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June 1, 2010
MARK STEVENS: I'd like to welcome our host Jack Nicklaus to the interview room. Jack won this Tournament twice in his career. If you'd start off, we've got a great field again this year. If you'd make a few comments about the field and maybe the course, and then we'll take some questions.
JACK NICKLAUS: Obviously the field is good. Obviously World's No. 1 and 2 are here. Every year we always have a good field. This year shouldn't be any different.
I think it's probable interesting that Tiger and Phil are sort of battling for No. 1 at this point in time. That should be interesting here. Both of -- obviously Tiger has played better than Phil has here, but Phil has played well here.
The golf course is really good. Perfect, basically. I came here -- I played Saturday and Sunday, two days in a row. That is a lot of golf for me. The golf course, I couldn't find anything. I went along and I found a little bit of material that come up slightly on a bridge, so we fixed that. That was the extent of my search on the golf course. Now, that Paul Latshaw and his crew have done a great job. That's been fixed incidentally. (Laughter) Paul Latshaw and his crew do a great job.
MARK STEVENS: You mentioned you played a couple rounds of golf. You've got a big event next week where you're playing with Gary Player and Arnold Palmer. Do you have any comments about that.
JACK NICKLAUS: Well, you are talking about a charity event that we're playing. Of course, we do a lot of charity events. This particular one is in Bristol, Tennessee. Arnold, Gary and I are doing a scramble down there. Mountain Mission School has been in existence a long time. They are going to raise -- they are going to approach $15 million on a one-day event. Pretty decent event.
Kind of amazing, I think, that Arnold and Gary and I are going to play a scramble. That's about all any of us can do anymore, scramble. We'll play with a bunch of different foursomes, and they're going to raise a lot of money. It's kind of nice. It will be fun to be back with Arnold and Gary. We're not playing against each other; we're partners. That will be fun.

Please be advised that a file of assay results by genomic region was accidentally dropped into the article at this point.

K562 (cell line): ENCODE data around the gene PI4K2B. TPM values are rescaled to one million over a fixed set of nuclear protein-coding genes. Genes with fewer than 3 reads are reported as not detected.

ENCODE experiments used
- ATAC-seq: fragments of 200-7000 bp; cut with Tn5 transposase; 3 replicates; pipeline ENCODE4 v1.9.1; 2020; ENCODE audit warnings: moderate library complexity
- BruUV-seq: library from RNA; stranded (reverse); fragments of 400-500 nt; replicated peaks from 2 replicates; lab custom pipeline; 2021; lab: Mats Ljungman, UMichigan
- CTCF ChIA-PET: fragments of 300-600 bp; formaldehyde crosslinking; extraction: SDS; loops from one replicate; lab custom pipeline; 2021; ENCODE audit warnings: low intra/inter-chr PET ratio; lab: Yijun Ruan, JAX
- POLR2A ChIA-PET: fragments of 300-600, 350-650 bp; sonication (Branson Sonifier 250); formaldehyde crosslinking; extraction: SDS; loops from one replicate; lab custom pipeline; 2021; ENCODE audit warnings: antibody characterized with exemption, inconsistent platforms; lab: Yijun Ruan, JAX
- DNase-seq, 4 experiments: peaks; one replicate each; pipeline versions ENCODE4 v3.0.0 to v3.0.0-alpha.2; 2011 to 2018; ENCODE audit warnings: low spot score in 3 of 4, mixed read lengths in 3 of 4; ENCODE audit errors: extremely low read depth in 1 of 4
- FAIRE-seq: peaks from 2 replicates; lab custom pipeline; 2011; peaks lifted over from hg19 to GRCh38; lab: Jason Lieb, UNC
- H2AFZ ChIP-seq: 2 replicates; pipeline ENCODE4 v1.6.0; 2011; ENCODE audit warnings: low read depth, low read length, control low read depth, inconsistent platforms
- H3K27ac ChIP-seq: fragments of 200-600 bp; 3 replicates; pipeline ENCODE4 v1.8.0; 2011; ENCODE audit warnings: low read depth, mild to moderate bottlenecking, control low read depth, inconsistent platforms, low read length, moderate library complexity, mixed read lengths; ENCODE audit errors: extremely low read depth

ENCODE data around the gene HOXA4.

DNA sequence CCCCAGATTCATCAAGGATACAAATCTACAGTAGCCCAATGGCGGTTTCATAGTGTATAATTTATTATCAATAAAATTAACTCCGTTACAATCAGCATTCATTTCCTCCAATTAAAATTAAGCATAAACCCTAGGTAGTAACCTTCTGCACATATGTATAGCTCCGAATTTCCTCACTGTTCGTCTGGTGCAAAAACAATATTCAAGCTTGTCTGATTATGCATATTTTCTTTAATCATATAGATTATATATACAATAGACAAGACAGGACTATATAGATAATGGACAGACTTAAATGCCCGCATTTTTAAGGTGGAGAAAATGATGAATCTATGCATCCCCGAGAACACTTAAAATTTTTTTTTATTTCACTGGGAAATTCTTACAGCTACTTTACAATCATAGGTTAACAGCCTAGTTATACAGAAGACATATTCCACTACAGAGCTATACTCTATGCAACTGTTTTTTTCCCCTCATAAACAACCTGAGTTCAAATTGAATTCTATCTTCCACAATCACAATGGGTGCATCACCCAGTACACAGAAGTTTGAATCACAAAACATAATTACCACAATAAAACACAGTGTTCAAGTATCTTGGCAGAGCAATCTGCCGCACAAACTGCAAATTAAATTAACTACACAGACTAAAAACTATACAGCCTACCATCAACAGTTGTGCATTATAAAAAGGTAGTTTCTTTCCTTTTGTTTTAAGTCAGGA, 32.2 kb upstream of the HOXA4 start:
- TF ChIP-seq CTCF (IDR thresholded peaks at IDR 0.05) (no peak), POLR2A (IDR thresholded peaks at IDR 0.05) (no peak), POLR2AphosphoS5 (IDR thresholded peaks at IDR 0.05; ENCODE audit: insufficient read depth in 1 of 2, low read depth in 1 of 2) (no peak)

Golf does a great job. I don't have to tell you so much about golf in this charity. You know what golf does; it raises more money for charity than the other three big sports combined. That's a pretty good testimony for a lot of the things that happen through the game of golf.
Q. What advice would you offer to the young guys out there?
JACK NICKLAUS: Well, you know, I guess we were all young once. If I remember back, I think I was at one time. And you know, when I first started, the thing that I always had to keep in mind was to get myself ready, get myself prepared. When you are first starting out in the game, try not to do a whole bunch of things that you don't need to do.
I remember -- I'm not going to mention name, but I remember several young guys who had very, very good records starting out. They got with a management organization, and they spent most of their time running around doing exhibitions and playing special events and doing this and doing that, and they never made it. They were both very good players. I saw a lot of that happen.
I always felt like - go out, establish yourself, play golf, learn to play golf, learn how to play the different conditions that you played because most of these kids have grown-up in one area of the country or the world. You are going to find all of those conditions, all the variety of conditions in the U.S., whether it comes to inland golf courses or hard seaside or whatever you are going to find. You are going to find everything. They need to learn how to play. They need to learn how to prepare themselves for them. When the golf tournament starts, be prepared to play it.
I think that you probably -- I don't think the Tour would like this, but I think it's hard to play every week because you can't prepare every week. I know they need to play as much as they can. I did. I guess I played -- my first year on Tour I played every week. I played the first six weeks, then I skipped a week. And then I played every week from then up through the U.S. Open. So I guess I did play quite a few times. The U.S. Open was my 17th tournament and I won that. I think that you need to be prepared. Your need to learn to develop the golf game. Once they do that, if they want to do some stuff on the side, they can.
Q. Whether your record in the Majors in will be broken, have your feelings changed in the last year?
JACK NICKLAUS: I don't think my feeling has changed. You are relating obviously to Tiger. I felt for a long time that my record would probably get broken some day, whatever it is. Tiger has come along, obviously the best player that's come along a long time. But I felt like with the problems that he had last year, I was asked about this year particularly. And this year particularly he had three really golf -- he had Pebble Beach and St. Andrews were important golf courses for him. He basically had won on those fairly easily through the years. If he had problems with those golf courses, sure they won't come around for a while. He is 35 years old now. Maybe it might be tougher.
Do I still think Tiger will break my record? Yeah, I think he probably will. He is a very dedicated, hard-working golfer. But then again, I always said you have to do it. It's not just gimme, you have got to go do it. We'll watch.